Diary of a Hedge Fund Manager: From the Top, to the Bottom, and Back Again (Wiley, 2010) by Keith McCullough with Rich Blake is now available in paperback. McCullough, a global macro strategist, is CEO of Research Edge, a firm he founded in 2008.
McCullough’s career in the hedge fund world was not extraordinary. He was never truly at the top nor at the bottom, although he was fired from his last job pre-financial crisis (good call, too early = losses). He got his feet wet at CSFB and then ran money at Dawson-Herman’s Millennium Fund and Carlyle-Blue Wave. He also launched his own fund, later integrated into Magnetar Capital. These days, from his New Haven, CT office, he provides independent research to portfolio managers, analysts, and traders.
Perhaps because McCullough was more a plodder than a superstar and comes across as somewhat naïve compared to the usual Wall Streeter his insights into the hedge fund world are all the more valuable. He doesn’t have that self-aggrandizing, self-censoring instinct.
We read about the old boy network, in this case the Ivy League jock network. McCullough, a Yale hockey recruit from Canada, both benefited from his hockey ties and befriended other former hockey players. There are lots of references to hockey throughout the book. My favorite: when Tiger Williams compared “I-bankers to figure skaters and hedge fund managers to hockey players.” (p. 64)
Recognizing that not everyone on Wall Street came from a high-society background and that some of the junior staff needed help carrying out their new wine-and-dine role with aplomb, the folks at CSFB hosted an in-house wine seminar: “the event could have been called How to Order Fine Wine Without Looking Like a Moron.” (p. 52) McCullough’s practical takeaway: just order something expensive.
McCullough recounts some of his “research” misses and the lessons he learned: “One, stocks don’t lie. People do. And two, if you just go along with what everybody else thinks, if you confuse popular consensus for an honest research process, you’re setting yourself up for failure.” (p. 73)
The book can occasionally be deliciously catty. Back in 2006 McCullough routinely shorted Coach and for the most part got squeezed as “that darling of luxury brands” kept climbing. “Call me bitter, but to me, Coach was emblematic of hype-fed investing. … Its CEO Lewis Frankfort guided the Street about as skillfully as any executive ever has, delivering on growth quarter after quarter. Frankfort had a son who was in equity sales at Bear Stearns. If you were part of Frankfort’s circle, you knew that. You believed his story, and he did not disappoint.” McCullough steadfastly refused to believe the story. “Once a division of the Sara Lee Corporation, Coach went public in October 2000 on the idea that boiled down to women of all ages and income brackets, from Palm Beach to Sri Lanka, needing at least one $250 handbag per year, if not several, possibly one for each season. The idea that the company’s whole entire revenue growth outlook relied on women buying four expensive Coach handbags per year boggled my mind. Sure some might buy four, but all from Coach? And listening to Lew Frankfort talk about ladies’ accessories in a thick New York City accent was comical on a whole other level. He’d be riffing on charm bracelets and the sweet spot between modest and luxurious, speaking in the tones and cadence of a Jets fan calling into a sports talk radio show.” (pp. 133-34) If you’ve ever heard an interview with Frankfort, you know what McCullough means.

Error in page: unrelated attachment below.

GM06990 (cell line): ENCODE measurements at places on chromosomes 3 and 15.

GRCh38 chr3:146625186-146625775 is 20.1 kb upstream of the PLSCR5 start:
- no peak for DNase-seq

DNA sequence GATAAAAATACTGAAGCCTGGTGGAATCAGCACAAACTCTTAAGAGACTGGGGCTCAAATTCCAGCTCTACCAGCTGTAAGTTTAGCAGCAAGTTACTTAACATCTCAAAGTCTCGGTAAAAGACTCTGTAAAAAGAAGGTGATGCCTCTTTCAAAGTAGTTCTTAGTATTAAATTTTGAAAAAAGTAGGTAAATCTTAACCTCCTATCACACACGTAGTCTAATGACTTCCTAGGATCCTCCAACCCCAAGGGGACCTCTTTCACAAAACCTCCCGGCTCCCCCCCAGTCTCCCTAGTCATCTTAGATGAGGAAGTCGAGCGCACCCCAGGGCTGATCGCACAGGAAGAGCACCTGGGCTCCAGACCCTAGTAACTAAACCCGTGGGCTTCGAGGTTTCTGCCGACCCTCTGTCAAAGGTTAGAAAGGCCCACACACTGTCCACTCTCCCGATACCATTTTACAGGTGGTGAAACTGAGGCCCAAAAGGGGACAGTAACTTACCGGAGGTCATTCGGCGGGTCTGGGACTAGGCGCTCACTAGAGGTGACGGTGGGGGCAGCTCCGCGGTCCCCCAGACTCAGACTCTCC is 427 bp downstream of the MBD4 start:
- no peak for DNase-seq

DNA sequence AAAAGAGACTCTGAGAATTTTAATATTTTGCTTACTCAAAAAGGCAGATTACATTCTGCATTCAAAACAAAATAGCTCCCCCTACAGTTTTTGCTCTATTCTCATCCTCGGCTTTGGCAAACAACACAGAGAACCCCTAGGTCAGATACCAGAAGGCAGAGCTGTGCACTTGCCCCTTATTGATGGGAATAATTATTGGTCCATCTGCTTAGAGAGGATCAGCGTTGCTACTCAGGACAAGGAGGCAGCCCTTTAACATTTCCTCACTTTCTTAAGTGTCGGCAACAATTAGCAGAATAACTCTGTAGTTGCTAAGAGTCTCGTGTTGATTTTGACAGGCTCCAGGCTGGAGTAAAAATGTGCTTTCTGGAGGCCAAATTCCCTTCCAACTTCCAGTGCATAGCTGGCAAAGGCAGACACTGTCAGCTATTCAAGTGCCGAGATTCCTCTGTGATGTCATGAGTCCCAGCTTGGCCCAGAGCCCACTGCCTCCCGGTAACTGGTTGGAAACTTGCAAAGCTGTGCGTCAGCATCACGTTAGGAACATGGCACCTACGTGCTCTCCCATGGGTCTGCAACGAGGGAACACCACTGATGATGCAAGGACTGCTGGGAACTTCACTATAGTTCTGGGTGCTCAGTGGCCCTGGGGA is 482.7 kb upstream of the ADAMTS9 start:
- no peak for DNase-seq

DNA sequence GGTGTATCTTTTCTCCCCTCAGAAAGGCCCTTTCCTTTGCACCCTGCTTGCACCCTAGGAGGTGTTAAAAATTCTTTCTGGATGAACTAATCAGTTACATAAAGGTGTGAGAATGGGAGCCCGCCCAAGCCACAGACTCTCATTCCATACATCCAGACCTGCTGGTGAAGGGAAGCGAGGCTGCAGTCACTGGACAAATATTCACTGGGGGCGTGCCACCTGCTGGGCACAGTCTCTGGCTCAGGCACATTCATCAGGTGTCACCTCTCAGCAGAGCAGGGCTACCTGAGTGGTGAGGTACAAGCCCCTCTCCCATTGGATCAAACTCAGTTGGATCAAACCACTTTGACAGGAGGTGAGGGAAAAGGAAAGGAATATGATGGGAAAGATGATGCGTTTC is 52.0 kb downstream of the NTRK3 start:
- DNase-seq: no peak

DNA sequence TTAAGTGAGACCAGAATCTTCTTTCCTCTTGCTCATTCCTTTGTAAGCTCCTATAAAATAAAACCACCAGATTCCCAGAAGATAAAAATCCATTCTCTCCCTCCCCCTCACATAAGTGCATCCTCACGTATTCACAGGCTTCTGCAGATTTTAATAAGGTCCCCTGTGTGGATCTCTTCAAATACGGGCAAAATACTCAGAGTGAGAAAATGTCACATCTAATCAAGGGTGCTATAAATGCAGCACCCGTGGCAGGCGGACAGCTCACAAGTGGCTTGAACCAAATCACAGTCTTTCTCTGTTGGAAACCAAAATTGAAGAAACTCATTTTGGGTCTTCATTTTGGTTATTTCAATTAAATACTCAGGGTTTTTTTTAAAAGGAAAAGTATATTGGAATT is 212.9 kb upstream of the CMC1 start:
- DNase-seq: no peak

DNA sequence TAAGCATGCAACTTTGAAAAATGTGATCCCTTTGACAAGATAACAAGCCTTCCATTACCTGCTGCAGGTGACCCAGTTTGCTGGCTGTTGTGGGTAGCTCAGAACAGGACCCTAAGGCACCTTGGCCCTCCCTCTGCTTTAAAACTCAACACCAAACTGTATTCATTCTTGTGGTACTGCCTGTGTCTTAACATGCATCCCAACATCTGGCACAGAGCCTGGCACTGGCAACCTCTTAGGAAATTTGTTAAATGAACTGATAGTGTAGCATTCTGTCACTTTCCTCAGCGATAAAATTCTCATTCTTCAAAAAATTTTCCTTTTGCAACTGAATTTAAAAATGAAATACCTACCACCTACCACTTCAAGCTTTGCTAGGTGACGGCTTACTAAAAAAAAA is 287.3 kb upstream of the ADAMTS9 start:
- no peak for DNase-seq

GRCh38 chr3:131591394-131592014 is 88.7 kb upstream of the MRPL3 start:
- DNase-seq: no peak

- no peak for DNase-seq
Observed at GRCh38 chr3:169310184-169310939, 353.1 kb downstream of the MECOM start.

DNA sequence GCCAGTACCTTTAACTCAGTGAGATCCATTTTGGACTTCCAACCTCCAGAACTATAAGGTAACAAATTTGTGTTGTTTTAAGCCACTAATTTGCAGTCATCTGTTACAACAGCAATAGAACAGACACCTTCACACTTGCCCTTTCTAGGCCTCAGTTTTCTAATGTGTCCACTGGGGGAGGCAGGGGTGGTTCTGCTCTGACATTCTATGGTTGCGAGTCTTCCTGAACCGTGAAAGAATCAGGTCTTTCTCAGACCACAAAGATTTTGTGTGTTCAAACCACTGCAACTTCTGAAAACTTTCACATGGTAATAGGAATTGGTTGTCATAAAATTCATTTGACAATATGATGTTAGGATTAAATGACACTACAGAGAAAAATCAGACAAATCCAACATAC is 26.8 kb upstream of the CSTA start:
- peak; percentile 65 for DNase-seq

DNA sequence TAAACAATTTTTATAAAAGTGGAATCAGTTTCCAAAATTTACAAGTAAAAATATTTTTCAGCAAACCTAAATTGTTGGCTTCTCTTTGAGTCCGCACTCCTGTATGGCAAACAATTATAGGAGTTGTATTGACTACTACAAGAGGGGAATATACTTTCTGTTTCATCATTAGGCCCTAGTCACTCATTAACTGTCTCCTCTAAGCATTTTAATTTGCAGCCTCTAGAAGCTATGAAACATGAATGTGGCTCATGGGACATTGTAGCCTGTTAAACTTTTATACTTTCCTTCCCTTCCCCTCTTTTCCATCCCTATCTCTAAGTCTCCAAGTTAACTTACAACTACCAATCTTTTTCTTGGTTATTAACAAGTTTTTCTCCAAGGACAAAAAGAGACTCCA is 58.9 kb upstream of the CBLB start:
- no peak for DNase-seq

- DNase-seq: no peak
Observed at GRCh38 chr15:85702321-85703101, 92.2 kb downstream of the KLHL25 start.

McCullough is up front about his calls, both good and bad—in fact, he tends to focus on the bad. In the epilogue he describes a Research Edge morning call that started out: “Okay, so we got our doors blown off.” Then, “with the uncomfortable admission behind me, I continue on with my morning macro overview, delivering in rapid-fire succession a barrage of facts and factoids, takes and observations, glancing at my notebook now and again, but the material pours out because it’s burned on my brain and needs to come out. I cover currencies, countries, commodities—gold is a buy today if it’s down, but long-term I’m selling if it goes over $1,000….” (pp. 197-98) Not the best call, with GLD trading at 93.71 the day before his early morning call on June 2, 2009 and only a slight pullback before gold started its parabolic climb to over $1900. But it stayed in the book.
Diary of a Hedge Fund Manager is a sometimes overly honest, in-the-trenches account of Wall Street and hedge funds between 1999 and late 2007. It makes for good reading.